With this in mind, the corporation launched a communications campaign seven months before the first changes were implemented. The campaign targeted the increased responsibility of individual employees but also emphasized that the company was still there to help them make choices.

Now BMS employees can contribute to their DC plan if they wish, something that wasn’t possible with the DB plan. “In addition to providing all our employees with a percentage of admissible earnings as a base contribution, we pay 100% of our employees’ voluntary contributions up to a pre-established maximum. At first, we hoped that half of our employees would contribute to the DC plan, but after our campaign, more than 85% chose to do it. And of this number, nearly all (95%) contribute the maximum allowable.

BMS had group meetings explaining the differences between the two plans and the impact the changes would have on their RRSP contributions. And experts from Standard Life, which administers the DC plan, were closely involved in the training sessions offered to employees.

Reconsidering STD
BMS also implemented a new policy regarding disability programs. It began by working with an outside firm that hires health professionals to assess the validity of medical claims to justify cessation of work and to manage the administration of employees on sick leave.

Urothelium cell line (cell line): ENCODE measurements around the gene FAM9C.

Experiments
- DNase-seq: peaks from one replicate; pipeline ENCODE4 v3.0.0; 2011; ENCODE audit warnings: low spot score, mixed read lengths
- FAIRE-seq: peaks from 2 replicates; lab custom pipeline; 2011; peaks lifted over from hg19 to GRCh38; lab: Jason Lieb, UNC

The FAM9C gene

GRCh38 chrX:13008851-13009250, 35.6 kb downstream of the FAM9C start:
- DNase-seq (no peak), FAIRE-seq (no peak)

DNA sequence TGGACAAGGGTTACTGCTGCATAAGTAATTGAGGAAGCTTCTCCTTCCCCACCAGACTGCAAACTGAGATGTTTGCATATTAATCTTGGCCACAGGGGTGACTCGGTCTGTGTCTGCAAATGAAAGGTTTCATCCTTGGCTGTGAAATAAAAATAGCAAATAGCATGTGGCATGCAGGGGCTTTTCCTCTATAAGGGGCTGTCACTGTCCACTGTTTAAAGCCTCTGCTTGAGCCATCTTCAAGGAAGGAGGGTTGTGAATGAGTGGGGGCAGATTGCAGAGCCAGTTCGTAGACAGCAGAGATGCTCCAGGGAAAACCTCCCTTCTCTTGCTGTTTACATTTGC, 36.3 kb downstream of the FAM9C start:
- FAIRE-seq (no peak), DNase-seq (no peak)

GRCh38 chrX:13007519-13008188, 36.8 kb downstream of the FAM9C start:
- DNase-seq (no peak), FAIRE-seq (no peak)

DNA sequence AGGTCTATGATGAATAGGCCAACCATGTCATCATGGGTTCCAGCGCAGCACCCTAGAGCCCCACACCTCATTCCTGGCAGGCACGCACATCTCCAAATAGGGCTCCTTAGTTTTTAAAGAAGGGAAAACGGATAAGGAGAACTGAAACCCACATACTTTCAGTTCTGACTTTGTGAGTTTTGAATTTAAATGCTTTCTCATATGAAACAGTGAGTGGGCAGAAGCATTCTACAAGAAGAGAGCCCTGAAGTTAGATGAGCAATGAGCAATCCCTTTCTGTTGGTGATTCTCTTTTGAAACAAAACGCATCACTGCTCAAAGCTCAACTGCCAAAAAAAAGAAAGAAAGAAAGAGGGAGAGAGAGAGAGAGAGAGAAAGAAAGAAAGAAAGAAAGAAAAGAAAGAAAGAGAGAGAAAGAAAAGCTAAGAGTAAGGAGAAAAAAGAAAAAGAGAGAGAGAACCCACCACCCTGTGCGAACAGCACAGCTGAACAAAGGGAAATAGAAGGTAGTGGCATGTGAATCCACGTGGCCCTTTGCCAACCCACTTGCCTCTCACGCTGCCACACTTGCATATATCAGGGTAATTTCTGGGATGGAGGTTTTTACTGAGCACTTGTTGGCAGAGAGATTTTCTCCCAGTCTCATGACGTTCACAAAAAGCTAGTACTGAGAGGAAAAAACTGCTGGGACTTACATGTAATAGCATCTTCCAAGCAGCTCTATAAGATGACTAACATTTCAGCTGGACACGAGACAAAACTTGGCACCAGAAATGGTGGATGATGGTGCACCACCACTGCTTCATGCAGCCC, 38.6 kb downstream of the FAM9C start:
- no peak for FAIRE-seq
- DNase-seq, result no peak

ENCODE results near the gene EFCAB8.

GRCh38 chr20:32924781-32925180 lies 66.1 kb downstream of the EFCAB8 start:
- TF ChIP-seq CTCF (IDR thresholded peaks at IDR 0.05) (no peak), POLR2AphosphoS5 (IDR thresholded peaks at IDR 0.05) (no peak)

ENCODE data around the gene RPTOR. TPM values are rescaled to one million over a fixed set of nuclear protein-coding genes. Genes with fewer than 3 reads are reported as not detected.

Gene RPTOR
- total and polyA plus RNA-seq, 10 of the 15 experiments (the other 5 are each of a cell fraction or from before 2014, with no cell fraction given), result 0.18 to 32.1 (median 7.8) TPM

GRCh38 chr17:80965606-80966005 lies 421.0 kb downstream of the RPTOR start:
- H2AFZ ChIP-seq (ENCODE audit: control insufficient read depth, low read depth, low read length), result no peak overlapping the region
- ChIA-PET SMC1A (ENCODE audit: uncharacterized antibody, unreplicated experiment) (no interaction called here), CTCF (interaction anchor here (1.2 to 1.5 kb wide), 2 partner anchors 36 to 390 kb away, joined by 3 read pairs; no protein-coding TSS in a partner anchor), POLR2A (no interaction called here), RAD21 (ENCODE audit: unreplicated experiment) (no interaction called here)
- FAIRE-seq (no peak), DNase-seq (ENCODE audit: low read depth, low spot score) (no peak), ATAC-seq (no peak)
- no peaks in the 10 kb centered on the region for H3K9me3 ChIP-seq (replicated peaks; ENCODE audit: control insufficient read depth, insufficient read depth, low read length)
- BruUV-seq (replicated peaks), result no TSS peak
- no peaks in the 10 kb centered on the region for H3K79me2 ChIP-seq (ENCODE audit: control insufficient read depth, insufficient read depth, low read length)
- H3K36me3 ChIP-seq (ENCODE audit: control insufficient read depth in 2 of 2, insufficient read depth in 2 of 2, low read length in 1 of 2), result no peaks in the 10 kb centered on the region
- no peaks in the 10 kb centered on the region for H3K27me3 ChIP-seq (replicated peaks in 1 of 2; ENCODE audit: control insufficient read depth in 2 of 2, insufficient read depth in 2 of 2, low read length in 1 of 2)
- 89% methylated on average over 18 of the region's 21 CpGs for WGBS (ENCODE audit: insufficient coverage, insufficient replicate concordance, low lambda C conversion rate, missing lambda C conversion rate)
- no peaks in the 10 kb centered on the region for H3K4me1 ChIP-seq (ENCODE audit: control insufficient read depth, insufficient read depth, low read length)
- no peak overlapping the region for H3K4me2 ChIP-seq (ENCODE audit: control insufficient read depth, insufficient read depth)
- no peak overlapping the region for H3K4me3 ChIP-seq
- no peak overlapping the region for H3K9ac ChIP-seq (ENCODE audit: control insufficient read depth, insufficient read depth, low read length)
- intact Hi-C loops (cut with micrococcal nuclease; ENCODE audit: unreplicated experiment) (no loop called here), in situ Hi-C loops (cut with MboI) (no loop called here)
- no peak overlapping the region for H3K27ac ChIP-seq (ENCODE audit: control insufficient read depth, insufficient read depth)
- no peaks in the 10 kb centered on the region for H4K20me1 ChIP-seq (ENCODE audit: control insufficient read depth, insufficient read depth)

“On their advice, we changed our short-term disability policy,” explains Newcomb. “Now, managers inform our outside partner on the fifth day of an employee’s absence or earlier if the employee has confirmed that the absence will last longer than five days.”

As a result, BMS has eliminated the need for an internal review of doctor’s notes, thereby increasing efficiency and employee confidentiality.

Even though disability rates are low, the company intends to become more proactive when dealing with emergency cases of disability. “We need to understand the root causes of prolonged absences to ensure that they are not repeated by other employees. We also encourage a quicker reintegration into the workplace through a progressive return to work.”

BMS also hopes to implement a program promoting employee health and wellness. “A number of health initiatives have been started over the years, but we need to find a thread to link them together,” says Newcomb. “We don’t have absenteeism problems, and our disability rate is very low, but the implementation of this type of program will encourage our employees to become active and involved. And we know that happy, healthy workers are more productive.”

Copyright © 2020 Transcontinental Media G.P. Originally published on

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Susan White:

To read more on this subject try reading chapter two from Creating and Re-Creating Corporate Entrepreneurial Culture by Alzira Salama it can be found at the bottom of this page

Thursday, July 28 at 5:06 am | Reply